SAN ANTONIO — Manu Ginobili has played his final game, and with that a new era awaits the San Antonio Spurs.
Ginobili announced his decision to retire on Monday, the 41-year-old wrapping up what he called a “fabulous journey” in which he helped the Spurs win four NBA championships in 16 seasons with the club.
The smooth left-handed guard from Argentina came to San Antonio in 2002, forming what quickly became a powerful “Big 3” alongside Tim Duncan and Tony Parker. Now, they’ve all moved on: Duncan retired two years ago, Parker left San Antonio earlier this summer as a free agent to sign with the Charlotte Hornets, and Ginobili has worn Spurs colors for the last time as well.
“Today, with a wide range of feelings, I’m announcing my retirement from basketball,” Ginobili wrote on Twitter in making the announcement. “IMMENSE GRATITUDE to everyone (family, friends, teammates, coaches, staff, fans) involved in my life in the last 23 years. It’s been a fabulous journey. Way beyond my wildest dreams.”
The image Ginobili chose to accompany that tweet: A photo of him walking off the floor, away from the camera, with four fingers aloft — signifying his four titles.
A look at Manu Ginobili’s early years.
“An NBA champion and All-Star, Manu Ginobili is also a pioneer who helped globalize the NBA,” NBA Commissioner Adam Silver said. “He is one of basketball’s greatest ambassadors who believes in the power of sports to change lives. And for 16 years, we were fortunate to watch a legend compete at the highest level. Thank you, Manu, for a career that inspired millions of people around the world.”
Ginobili’s pro career lasted 23 seasons in all, starting with stints in Italy and his native Argentina. His drawing power was massive even in his final season, and it was common for him to spend plenty of time before road games posing for photos and signing autographs for fans — often international fans who came out to proudly display an Argentinian flag.
“A role model for all of us that love this wonderful sport,” Spurs forward Pau Gasol said.
Duncan, Parker, Ginobili and Kawhi Leonard were the backbone of San Antonio’s drive to its most recent NBA championship in 2014, and this will be the first time that Gregg Popovich begins a season as the Spurs’ head coach with none of those players on the roster. Leonard was traded to the Toronto Raptors for DeMar DeRozan earlier this summer, the end of a relationship in San Antonio that had apparently gone too sour to save.
Leonard’s departure meant Ginobili would have been the last player tied to the Spurs’ title years. But in the end, retirement was the call.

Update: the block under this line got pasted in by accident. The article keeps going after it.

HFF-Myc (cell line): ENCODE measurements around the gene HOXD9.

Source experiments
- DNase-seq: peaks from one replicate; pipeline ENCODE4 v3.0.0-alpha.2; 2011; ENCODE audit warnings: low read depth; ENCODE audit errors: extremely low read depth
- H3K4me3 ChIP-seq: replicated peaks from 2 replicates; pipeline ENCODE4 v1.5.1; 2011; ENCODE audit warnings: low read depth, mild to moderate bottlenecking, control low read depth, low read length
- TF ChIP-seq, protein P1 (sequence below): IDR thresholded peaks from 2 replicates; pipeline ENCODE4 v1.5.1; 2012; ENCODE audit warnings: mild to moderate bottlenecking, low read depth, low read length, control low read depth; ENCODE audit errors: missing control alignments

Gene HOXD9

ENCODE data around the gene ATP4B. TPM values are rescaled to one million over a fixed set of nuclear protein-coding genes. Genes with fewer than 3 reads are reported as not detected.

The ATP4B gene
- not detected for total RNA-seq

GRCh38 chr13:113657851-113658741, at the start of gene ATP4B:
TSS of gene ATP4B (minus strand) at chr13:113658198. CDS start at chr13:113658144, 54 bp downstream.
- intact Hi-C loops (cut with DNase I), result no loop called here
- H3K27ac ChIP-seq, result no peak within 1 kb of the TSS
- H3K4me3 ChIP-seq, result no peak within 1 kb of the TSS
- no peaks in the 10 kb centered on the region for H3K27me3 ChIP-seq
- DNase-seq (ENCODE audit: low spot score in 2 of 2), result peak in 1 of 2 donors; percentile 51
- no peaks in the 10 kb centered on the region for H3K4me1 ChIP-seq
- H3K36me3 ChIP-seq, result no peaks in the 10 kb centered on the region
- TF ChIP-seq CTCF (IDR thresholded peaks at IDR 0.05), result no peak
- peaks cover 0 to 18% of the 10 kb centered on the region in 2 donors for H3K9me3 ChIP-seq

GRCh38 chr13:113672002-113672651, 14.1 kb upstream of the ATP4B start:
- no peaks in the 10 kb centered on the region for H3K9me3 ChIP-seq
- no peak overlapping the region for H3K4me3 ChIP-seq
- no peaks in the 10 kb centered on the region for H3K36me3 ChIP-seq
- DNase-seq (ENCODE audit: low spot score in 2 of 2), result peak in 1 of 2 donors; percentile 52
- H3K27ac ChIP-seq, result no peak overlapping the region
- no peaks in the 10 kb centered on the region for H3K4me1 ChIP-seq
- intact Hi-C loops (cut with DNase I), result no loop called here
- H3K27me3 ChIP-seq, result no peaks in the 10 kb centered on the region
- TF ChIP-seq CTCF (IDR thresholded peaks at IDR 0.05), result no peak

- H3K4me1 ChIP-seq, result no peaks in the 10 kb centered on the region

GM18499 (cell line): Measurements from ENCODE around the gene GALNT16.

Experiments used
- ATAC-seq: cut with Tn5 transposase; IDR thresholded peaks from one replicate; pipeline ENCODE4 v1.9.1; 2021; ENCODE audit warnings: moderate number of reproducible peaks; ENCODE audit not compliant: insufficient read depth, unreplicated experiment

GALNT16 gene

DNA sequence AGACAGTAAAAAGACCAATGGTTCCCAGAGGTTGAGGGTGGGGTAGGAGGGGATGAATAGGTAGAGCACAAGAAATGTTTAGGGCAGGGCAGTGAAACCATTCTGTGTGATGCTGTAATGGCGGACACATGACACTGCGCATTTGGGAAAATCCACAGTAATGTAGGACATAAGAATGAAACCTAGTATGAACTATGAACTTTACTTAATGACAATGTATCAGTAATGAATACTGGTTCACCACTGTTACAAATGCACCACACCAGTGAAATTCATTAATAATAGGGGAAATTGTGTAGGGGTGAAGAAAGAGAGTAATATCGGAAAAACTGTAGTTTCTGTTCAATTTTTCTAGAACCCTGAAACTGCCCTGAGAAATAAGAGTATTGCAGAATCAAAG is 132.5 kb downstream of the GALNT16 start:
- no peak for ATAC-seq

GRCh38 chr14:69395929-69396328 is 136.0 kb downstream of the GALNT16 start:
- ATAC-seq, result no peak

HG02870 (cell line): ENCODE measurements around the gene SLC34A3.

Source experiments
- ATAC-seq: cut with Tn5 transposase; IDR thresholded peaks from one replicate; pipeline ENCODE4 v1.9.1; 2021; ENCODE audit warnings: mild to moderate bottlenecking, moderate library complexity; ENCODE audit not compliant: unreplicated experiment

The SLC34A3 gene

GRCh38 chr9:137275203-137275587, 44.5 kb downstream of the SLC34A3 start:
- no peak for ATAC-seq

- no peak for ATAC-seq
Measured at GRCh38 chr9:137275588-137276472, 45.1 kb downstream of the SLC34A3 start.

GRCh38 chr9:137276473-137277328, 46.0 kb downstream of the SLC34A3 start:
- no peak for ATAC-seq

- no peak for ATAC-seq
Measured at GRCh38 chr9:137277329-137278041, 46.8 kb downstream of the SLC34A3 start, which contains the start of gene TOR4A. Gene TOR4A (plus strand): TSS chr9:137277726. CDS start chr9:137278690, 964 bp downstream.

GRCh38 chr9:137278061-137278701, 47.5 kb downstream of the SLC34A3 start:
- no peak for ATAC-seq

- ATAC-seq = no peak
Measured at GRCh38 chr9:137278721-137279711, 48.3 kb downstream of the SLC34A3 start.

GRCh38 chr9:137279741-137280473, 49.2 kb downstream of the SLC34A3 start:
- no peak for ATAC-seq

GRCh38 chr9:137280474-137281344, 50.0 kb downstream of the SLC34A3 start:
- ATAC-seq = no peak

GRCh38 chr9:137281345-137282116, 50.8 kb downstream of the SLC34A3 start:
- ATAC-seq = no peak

Manu Ginobili talks about the Spurs’ run to 2014 title.
“Great player. Fierce competitor. Winner,” Dallas star Dirk Nowitzki said on Twitter. “Next stop: HOF.”
Indeed, getting enshrined in the Basketball Hall of Fame would seem like a certainty for Ginobili. The No. 57 pick in the 1999 draft, Ginobili averaged 13.3 points and 3.8 assists in 1,057 regular-season games. He was a two-time All-Star and was the league’s Sixth Man of the Year for the 2007-08 season (getting 123 of 124 votes), plus he teamed with Popovich for 135 playoff wins – the third-highest total for any player-coach combo in NBA history.
The only two with more? Popovich and Duncan won 157, and Popovich and Parker won 137.
And Ginobili, even though he was often coming off the bench, has a resume of postseason production like almost no one else in NBA history. Only two players have more than 800 rebounds, 800 assists and 300 3-pointers in their playoff careers – Ginobili and LeBron James.
“Thank you for what you have done for your fellow lefties and a bringing an unmatched level of creativity to the game,” Atlanta’s Kent Bazemore wrote to Ginobili in a tweet. “Much respect.”
Ginobili’s final game was April 24, when the Spurs were ousted from the Western Conference playoffs by the eventual champion Golden State Warriors. San Antonio lost the series 4-1.
Warriors coach Steve Kerr was once a teammate of Ginobili’s in San Antonio. And as Golden State celebrated moving on to the second round, Kerr offered Ginobili a sales pitch.
“Keep going, OK? Why not?” Kerr told Ginobili that day at Oracle Arena as they shared an embrace. “Hey, we met Roger Federer this year in China. I said `Why do you keep playing?’ He said `I love it.’ If you love it, keep going.”
Moments later, Ginobili left an NBA court as a player for the last time.